Irony of no irony department: We recently went to a preview of the new Broadway production of On Golden Pond, starring James Earl Jones in the Henry Fonda part, floppy hat and all. It’s a mostly African American cast (Leslie Uggams plays the Kate Hepburn role), and the casting twist is brilliant and greatly refreshes a ’70s-era play. (No matter what the critics say later in the week, the audience loved it, and gave it a standing O.) But here at the ’Freak, we thought the producers might make at least one concession to Mr. Jones’ ubiquitous sideline gig as Mr. Verizon. For example, the pre-curtain announcements about turning off all cell phones would seem to be a great time to make a little joke. Nuttin’. Then, in the opening act, Jones’ character, that old curmudgeon Norman, is on the phone (big old ’60s table model), hyperventilating at the operator about how phones don’t work and how he can never remember his number. (“Don’t you have it?!” he screams at the operator.) But the revolution in telecommunications culture, so ably and aggressively promoted in TV commercials featuring Mr. Jones, did invade at one point. In the heavy final scene, after the buildup of so much emotional and compelling psycho-drama, Norman is able to open up enough to tell his daughter that he loves her. Then he has what appears to be a heart attack and lies on the floor while his wife hovers around him, crying. By now, most of the audience is crying also. You guessed it—somewhere in the back row, a cell phone went off.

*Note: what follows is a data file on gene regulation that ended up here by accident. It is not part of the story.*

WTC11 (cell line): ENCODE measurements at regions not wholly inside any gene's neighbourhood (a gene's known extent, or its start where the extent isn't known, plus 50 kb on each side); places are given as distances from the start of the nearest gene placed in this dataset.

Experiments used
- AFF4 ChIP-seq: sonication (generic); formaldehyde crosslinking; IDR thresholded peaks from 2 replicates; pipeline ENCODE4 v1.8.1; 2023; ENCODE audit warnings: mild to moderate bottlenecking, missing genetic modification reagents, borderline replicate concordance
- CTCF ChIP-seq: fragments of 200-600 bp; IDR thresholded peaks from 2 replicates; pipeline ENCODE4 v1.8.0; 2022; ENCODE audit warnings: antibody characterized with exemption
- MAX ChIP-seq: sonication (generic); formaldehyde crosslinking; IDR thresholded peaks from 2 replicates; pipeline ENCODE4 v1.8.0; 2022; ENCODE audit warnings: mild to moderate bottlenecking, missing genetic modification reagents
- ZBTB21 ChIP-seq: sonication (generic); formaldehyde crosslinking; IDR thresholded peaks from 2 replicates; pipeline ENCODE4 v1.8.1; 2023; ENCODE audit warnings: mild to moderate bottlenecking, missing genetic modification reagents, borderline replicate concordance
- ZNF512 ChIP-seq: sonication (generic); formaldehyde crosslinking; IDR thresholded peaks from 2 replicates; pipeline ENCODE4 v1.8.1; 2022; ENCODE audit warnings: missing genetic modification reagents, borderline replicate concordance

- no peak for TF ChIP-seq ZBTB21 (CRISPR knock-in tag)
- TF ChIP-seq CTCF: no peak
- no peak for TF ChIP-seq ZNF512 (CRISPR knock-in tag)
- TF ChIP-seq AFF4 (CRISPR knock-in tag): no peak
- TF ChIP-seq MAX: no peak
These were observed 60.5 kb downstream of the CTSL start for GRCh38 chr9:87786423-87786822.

—Posted by Barbara Lippert
Photo: Scott Suchman